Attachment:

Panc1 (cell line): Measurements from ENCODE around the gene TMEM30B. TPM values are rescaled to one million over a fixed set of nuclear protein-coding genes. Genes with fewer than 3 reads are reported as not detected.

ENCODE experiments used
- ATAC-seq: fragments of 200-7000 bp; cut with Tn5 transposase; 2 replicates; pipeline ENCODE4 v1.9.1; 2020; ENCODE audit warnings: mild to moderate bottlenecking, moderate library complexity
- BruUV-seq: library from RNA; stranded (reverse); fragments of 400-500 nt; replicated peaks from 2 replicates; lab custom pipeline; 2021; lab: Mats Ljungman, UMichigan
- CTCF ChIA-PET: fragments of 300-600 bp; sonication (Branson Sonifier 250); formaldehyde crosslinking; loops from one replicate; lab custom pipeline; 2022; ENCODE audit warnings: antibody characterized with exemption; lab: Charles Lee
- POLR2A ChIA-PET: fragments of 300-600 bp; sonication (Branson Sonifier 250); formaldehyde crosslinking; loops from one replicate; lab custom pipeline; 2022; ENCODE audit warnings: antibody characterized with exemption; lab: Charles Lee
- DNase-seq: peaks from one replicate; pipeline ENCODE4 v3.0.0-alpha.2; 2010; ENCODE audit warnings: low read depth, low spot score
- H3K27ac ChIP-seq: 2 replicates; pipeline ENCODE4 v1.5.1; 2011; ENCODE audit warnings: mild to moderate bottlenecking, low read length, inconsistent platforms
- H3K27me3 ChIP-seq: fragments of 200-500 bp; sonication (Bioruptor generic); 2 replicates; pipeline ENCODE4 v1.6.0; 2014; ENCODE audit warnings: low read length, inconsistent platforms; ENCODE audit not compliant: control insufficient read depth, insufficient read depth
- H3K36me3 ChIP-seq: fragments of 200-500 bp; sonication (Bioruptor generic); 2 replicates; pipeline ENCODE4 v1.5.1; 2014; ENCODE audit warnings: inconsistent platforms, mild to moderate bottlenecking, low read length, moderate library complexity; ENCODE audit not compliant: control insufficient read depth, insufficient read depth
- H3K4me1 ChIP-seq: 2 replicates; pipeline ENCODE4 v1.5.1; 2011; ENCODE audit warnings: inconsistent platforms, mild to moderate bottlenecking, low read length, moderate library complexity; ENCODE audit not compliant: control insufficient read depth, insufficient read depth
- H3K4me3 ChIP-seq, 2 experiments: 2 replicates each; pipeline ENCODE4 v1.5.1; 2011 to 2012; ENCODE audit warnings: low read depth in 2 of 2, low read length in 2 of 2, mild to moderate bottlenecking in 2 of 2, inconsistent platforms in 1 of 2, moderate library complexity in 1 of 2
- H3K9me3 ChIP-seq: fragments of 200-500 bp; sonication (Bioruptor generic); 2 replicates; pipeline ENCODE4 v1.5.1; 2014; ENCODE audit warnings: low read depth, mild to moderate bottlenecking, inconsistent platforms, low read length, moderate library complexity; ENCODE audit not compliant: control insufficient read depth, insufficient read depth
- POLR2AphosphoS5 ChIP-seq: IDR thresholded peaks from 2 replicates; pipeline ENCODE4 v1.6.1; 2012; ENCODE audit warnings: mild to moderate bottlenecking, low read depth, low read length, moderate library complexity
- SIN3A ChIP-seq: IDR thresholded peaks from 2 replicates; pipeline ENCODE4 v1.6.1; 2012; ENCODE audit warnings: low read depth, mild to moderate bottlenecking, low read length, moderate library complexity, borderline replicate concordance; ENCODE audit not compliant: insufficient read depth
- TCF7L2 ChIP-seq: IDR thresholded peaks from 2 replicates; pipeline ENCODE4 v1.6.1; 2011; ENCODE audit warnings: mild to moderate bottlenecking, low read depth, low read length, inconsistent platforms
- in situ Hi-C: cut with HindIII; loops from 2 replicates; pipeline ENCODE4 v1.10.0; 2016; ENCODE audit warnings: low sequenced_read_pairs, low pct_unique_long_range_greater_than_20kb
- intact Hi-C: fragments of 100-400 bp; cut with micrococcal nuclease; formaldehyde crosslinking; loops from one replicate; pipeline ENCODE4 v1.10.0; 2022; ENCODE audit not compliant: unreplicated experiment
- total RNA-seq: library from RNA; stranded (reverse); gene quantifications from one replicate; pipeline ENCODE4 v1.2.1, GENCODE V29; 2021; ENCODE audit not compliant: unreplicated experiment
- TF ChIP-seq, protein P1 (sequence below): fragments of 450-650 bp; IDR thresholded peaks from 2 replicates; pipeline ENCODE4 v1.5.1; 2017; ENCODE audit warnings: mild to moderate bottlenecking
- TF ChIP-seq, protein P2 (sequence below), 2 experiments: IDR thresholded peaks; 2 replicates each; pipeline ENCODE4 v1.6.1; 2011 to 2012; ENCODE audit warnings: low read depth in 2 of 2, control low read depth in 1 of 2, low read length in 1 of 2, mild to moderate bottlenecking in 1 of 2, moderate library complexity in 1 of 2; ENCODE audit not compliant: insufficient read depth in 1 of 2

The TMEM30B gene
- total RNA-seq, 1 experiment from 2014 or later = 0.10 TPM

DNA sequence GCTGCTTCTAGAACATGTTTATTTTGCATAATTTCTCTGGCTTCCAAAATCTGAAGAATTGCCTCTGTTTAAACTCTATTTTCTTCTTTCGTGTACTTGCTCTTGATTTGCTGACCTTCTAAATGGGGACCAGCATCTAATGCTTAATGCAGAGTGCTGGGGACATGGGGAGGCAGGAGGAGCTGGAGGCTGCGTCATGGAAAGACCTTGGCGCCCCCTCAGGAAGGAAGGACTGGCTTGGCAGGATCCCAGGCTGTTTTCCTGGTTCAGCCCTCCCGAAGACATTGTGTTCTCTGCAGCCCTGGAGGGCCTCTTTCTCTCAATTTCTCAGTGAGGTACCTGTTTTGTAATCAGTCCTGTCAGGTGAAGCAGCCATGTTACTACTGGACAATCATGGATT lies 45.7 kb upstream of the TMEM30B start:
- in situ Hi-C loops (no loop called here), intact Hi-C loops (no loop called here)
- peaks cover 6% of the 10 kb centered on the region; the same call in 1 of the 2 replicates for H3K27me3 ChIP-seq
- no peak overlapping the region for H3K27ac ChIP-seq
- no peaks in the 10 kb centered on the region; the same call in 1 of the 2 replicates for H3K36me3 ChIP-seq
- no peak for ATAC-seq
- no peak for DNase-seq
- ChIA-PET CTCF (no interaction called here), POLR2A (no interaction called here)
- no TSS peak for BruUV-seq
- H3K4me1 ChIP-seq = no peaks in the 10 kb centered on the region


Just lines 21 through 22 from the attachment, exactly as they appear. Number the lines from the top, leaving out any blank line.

- TF ChIP-seq, protein P2 (sequence below), 2 experiments: IDR thresholded peaks; 2 replicates each; pipeline ENCODE4 v1.6.1; 2011 to 2012; ENCODE audit warnings: low read depth in 2 of 2, control low read depth in 1 of 2, low read length in 1 of 2, mild to moderate bottlenecking in 1 of 2, moderate library complexity in 1 of 2; ENCODE audit not compliant: insufficient read depth in 1 of 2

The TMEM30B gene